For most charities and social enterprises, financial viability is a goal because they do not feel confident they currently have a sustainable financial strategy. To put this into context, however, most small businesses would not feel confident that their income streams were assured. Some uncertainty about future income is inevitable.
Unhelpfully, some commentators suggest that charities need larger financial reserves to help them achieve financial sustainability. First, this is unlikely to be achievable if you are dependent on restricted or grant funding. Second, it is not a good strategy because external stakeholders and possible future supporters see you saving your money instead of spending it on your charitable objects. So what can you do?
The big advantage of being smaller is that you can respond to opportunities more quickly. As long as a new activity is within your objects, it is worth considering. The challenge for larger organisations is often that it takes them a while to reach decisions and they might have high fixed costs, plus rules about covering overheads that make them expensive to a potential funder.
Keep costs flexible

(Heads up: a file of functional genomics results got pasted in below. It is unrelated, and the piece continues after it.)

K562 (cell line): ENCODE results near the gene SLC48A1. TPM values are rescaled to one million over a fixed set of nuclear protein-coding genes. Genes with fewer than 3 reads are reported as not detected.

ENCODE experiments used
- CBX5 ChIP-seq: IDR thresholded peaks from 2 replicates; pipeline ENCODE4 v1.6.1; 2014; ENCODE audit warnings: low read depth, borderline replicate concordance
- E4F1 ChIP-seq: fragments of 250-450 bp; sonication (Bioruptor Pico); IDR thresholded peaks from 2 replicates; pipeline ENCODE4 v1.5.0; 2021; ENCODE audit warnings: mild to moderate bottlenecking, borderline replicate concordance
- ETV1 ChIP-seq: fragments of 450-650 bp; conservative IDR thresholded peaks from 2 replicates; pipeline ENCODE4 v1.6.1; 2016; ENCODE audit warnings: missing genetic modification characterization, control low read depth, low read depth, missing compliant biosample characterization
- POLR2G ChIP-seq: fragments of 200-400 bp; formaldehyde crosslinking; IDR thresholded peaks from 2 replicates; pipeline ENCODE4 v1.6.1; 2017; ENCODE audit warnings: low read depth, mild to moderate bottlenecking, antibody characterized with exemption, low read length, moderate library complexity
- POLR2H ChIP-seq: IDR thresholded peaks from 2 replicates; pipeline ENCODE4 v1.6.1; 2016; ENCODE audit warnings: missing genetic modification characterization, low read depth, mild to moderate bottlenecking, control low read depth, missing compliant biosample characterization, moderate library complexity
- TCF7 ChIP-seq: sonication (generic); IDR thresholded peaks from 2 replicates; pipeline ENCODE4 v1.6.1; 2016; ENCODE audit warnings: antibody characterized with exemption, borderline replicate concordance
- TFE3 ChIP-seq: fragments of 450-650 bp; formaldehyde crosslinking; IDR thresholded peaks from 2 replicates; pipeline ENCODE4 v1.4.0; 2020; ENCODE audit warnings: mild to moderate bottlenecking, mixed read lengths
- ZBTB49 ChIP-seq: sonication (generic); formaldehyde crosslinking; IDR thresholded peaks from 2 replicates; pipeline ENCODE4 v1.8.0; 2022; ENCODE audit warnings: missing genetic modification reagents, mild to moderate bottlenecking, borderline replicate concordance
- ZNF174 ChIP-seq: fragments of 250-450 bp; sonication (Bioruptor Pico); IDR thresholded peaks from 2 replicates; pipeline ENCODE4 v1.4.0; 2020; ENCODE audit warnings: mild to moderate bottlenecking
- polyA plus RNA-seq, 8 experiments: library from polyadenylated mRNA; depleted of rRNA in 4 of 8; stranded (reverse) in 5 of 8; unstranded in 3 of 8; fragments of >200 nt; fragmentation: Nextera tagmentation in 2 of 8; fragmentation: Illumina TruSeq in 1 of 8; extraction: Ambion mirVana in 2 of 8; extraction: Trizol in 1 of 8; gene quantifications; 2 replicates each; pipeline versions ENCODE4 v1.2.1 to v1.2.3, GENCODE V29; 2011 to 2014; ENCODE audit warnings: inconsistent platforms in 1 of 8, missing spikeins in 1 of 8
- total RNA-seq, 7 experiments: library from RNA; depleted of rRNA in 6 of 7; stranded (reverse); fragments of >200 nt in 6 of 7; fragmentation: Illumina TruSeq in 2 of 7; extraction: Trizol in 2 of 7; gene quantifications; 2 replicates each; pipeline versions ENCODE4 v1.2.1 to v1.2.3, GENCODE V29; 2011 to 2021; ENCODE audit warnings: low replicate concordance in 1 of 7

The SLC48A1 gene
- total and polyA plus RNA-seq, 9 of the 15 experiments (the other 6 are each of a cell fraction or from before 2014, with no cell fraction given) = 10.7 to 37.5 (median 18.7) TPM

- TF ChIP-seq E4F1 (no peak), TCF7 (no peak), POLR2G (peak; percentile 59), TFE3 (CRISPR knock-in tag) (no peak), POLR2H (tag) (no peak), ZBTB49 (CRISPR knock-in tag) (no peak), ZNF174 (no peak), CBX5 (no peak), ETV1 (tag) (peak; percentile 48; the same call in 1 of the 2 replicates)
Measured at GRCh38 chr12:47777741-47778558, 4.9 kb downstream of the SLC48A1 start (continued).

Doing more does not always mean employing more staff. Think about other ways of achieving your goals. Perhaps you can keep your costs flexible by working with a number of associates. Zero-hours contracts are not always bad – some people choose to work as freelancers and you can pay them fair rates. It can be a win-win, giving you a ready team willing to step up if you find opportunities to do new work.
Working with others is not always easy, but can bring benefits. You might be able to second staff to another organisation to give team members experience and learning. When you need help, those organisations might reciprocate. Secondments can be one-way traffic, too, with large firms really valuing the learning for their staff from placing them in a different setting.
Look for pro-bono help
Companies might not be able to provide large amounts of funding, but could be willing to provide people or resources. Use your board to make contacts and think about what you have to offer, not just what you want. Grant-making trusts could provide premises, advice and contacts too.
In past recessions, small charities have been incredibly resilient. Organisations that realise it is about people, not money, seem to do much better. If you can keep people involved as supporters and volunteers, you do not need large sums to keep going. Small charities can go back to being volunteer-run in times of austerity – not easy, but better than giving up altogether.